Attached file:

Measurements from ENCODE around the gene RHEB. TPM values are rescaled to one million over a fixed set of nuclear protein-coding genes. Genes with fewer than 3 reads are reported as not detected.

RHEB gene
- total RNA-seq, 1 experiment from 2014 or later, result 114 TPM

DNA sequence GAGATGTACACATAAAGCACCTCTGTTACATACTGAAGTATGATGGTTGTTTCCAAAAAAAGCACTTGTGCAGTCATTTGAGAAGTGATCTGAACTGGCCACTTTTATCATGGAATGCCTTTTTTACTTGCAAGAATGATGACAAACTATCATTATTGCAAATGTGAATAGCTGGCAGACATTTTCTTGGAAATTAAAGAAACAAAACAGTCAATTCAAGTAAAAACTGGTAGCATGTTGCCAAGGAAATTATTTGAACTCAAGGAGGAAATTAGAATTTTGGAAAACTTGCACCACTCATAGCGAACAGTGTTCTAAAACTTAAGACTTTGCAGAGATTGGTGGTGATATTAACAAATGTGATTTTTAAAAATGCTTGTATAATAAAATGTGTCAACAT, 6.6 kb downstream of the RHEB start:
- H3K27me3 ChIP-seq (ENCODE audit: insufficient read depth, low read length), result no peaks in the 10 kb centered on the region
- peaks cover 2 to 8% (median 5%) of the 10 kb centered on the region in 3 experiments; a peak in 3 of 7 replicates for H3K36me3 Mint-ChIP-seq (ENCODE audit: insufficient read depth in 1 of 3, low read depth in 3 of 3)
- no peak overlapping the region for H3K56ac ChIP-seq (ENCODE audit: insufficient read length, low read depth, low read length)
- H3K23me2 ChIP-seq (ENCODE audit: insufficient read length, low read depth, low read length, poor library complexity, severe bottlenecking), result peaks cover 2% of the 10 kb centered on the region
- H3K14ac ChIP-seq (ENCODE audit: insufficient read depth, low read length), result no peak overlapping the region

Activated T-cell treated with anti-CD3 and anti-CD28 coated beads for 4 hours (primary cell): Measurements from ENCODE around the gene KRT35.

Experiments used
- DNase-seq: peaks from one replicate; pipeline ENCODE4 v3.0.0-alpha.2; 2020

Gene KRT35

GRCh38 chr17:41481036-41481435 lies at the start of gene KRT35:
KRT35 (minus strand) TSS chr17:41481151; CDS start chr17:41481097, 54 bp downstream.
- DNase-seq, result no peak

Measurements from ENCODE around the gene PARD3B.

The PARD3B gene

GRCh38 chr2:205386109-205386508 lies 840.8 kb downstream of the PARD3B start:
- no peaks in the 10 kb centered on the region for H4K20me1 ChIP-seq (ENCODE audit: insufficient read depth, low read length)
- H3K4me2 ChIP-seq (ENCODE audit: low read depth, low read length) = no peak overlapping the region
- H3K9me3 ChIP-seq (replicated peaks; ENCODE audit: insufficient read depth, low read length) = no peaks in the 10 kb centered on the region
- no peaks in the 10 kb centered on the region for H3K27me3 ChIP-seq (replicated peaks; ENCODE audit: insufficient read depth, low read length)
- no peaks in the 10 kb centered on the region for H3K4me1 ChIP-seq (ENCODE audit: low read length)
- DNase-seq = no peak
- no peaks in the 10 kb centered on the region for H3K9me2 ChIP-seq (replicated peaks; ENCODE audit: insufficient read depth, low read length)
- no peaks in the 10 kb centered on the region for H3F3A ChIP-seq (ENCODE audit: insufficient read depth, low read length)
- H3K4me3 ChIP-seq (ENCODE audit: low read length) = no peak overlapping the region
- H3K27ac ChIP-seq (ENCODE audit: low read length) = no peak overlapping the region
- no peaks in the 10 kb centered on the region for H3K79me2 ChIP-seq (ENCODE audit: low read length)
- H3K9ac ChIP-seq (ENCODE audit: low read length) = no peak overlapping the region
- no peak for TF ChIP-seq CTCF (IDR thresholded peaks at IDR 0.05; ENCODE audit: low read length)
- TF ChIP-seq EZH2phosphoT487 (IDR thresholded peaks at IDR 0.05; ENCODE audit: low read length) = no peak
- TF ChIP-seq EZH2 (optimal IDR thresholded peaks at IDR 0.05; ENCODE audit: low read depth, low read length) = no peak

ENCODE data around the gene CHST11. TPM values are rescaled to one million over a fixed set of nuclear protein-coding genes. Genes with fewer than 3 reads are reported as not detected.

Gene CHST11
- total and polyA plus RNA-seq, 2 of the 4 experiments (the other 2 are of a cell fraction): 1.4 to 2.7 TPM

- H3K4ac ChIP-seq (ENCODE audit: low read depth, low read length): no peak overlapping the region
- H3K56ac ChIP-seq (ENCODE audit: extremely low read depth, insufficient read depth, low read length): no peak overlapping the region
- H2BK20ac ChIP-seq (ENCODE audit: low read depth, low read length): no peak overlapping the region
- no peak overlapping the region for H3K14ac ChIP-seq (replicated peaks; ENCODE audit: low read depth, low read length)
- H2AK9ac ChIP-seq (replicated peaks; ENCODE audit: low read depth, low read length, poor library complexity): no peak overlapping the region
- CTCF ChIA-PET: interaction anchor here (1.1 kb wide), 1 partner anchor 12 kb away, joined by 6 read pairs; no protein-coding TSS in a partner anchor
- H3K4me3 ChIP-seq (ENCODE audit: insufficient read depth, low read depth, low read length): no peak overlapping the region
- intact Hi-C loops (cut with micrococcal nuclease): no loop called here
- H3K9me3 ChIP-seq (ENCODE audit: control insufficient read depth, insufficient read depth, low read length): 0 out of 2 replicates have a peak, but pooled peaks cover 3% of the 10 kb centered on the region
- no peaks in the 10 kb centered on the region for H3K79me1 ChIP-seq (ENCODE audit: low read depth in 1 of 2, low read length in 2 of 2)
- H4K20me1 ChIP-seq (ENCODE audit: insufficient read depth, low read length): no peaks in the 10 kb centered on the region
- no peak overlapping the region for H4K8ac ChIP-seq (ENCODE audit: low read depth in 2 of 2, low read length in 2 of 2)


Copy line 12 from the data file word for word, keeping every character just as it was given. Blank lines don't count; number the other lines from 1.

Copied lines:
- DNase-seq: peaks from one replicate; pipeline ENCODE4 v3.0.0-alpha.2; 2020